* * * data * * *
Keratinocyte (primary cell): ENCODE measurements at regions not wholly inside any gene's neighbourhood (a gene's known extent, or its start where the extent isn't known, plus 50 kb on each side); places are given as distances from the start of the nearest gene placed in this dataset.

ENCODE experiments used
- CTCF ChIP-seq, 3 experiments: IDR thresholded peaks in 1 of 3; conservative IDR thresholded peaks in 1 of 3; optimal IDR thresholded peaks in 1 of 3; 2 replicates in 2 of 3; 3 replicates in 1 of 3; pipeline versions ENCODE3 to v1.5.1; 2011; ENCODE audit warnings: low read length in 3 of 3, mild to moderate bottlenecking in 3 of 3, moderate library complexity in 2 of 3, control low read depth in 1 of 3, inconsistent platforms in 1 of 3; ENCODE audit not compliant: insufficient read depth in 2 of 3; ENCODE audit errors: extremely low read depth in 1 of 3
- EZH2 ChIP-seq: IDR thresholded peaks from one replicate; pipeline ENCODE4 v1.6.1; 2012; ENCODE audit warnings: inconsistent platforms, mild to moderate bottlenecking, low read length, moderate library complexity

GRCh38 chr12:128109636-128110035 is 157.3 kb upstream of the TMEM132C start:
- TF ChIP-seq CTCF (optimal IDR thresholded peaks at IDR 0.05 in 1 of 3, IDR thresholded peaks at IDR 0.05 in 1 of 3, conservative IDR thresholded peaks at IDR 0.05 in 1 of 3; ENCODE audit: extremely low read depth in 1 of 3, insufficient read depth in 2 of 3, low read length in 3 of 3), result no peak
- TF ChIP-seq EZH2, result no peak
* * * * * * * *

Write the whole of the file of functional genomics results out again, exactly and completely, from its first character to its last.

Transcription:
Keratinocyte (primary cell): ENCODE measurements at regions not wholly inside any gene's neighbourhood (a gene's known extent, or its start where the extent isn't known, plus 50 kb on each side); places are given as distances from the start of the nearest gene placed in this dataset.

ENCODE experiments used
- CTCF ChIP-seq, 3 experiments: IDR thresholded peaks in 1 of 3; conservative IDR thresholded peaks in 1 of 3; optimal IDR thresholded peaks in 1 of 3; 2 replicates in 2 of 3; 3 replicates in 1 of 3; pipeline versions ENCODE3 to v1.5.1; 2011; ENCODE audit warnings: low read length in 3 of 3, mild to moderate bottlenecking in 3 of 3, moderate library complexity in 2 of 3, control low read depth in 1 of 3, inconsistent platforms in 1 of 3; ENCODE audit not compliant: insufficient read depth in 2 of 3; ENCODE audit errors: extremely low read depth in 1 of 3
- EZH2 ChIP-seq: IDR thresholded peaks from one replicate; pipeline ENCODE4 v1.6.1; 2012; ENCODE audit warnings: inconsistent platforms, mild to moderate bottlenecking, low read length, moderate library complexity

GRCh38 chr12:128109636-128110035 is 157.3 kb upstream of the TMEM132C start:
- TF ChIP-seq CTCF (optimal IDR thresholded peaks at IDR 0.05 in 1 of 3, IDR thresholded peaks at IDR 0.05 in 1 of 3, conservative IDR thresholded peaks at IDR 0.05 in 1 of 3; ENCODE audit: extremely low read depth in 1 of 3, insufficient read depth in 2 of 3, low read length in 3 of 3), result no peak
- TF ChIP-seq EZH2, result no peak